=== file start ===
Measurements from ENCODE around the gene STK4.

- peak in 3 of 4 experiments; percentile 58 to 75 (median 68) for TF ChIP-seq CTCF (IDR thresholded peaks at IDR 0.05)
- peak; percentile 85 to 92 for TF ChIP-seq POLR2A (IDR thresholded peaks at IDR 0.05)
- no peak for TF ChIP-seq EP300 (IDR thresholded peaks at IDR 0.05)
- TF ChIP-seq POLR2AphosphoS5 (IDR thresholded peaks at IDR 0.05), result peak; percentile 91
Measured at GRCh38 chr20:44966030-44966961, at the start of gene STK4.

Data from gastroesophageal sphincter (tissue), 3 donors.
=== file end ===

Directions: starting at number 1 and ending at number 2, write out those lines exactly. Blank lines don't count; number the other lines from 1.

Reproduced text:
Measurements from ENCODE around the gene STK4.

- peak in 3 of 4 experiments; percentile 58 to 75 (median 68) for TF ChIP-seq CTCF (IDR thresholded peaks at IDR 0.05)